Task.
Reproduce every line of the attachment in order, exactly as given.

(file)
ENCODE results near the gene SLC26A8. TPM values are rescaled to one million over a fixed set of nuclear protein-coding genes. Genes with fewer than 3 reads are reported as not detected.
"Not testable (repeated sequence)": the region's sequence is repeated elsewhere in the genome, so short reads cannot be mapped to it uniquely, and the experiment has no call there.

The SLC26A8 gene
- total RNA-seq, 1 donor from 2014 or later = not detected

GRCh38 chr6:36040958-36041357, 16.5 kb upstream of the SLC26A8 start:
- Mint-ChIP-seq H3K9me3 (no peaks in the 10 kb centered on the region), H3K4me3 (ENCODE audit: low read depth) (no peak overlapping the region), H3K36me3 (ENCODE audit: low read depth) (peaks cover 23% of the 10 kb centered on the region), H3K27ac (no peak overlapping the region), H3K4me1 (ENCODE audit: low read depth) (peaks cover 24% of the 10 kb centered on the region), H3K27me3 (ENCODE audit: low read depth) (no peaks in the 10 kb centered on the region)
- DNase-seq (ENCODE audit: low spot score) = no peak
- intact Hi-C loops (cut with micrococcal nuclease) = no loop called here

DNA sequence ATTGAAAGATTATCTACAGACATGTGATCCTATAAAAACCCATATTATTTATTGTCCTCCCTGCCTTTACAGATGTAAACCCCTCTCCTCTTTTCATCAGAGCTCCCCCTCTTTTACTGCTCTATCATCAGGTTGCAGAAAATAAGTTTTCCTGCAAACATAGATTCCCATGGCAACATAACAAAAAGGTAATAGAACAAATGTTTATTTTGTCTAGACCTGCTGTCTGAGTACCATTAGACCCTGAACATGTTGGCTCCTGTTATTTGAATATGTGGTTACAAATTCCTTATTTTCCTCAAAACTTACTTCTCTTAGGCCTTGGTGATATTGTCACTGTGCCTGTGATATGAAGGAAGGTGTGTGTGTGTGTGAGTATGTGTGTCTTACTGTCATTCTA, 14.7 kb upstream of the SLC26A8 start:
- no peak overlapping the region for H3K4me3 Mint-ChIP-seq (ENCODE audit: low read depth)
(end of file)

ENCODE results near the gene SLC26A8. TPM values are rescaled to one million over a fixed set of nuclear protein-coding genes. Genes with fewer than 3 reads are reported as not detected.
"Not testable (repeated sequence)": the region's sequence is repeated elsewhere in the genome, so short reads cannot be mapped to it uniquely, and the experiment has no call there.

The SLC26A8 gene
- total RNA-seq, 1 donor from 2014 or later = not detected

GRCh38 chr6:36040958-36041357, 16.5 kb upstream of the SLC26A8 start:
- Mint-ChIP-seq H3K9me3 (no peaks in the 10 kb centered on the region), H3K4me3 (ENCODE audit: low read depth) (no peak overlapping the region), H3K36me3 (ENCODE audit: low read depth) (peaks cover 23% of the 10 kb centered on the region), H3K27ac (no peak overlapping the region), H3K4me1 (ENCODE audit: low read depth) (peaks cover 24% of the 10 kb centered on the region), H3K27me3 (ENCODE audit: low read depth) (no peaks in the 10 kb centered on the region)
- DNase-seq (ENCODE audit: low spot score) = no peak
- intact Hi-C loops (cut with micrococcal nuclease) = no loop called here

DNA sequence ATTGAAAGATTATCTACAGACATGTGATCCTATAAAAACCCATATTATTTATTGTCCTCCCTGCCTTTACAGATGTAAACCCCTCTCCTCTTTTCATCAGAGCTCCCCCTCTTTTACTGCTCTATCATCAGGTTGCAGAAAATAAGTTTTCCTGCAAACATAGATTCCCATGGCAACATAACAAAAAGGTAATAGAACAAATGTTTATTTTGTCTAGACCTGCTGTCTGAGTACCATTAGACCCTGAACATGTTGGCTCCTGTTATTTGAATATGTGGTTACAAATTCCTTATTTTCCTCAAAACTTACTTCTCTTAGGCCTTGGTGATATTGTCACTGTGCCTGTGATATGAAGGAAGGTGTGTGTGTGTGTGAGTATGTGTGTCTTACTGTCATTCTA, 14.7 kb upstream of the SLC26A8 start:
- no peak overlapping the region for H3K4me3 Mint-ChIP-seq (ENCODE audit: low read depth)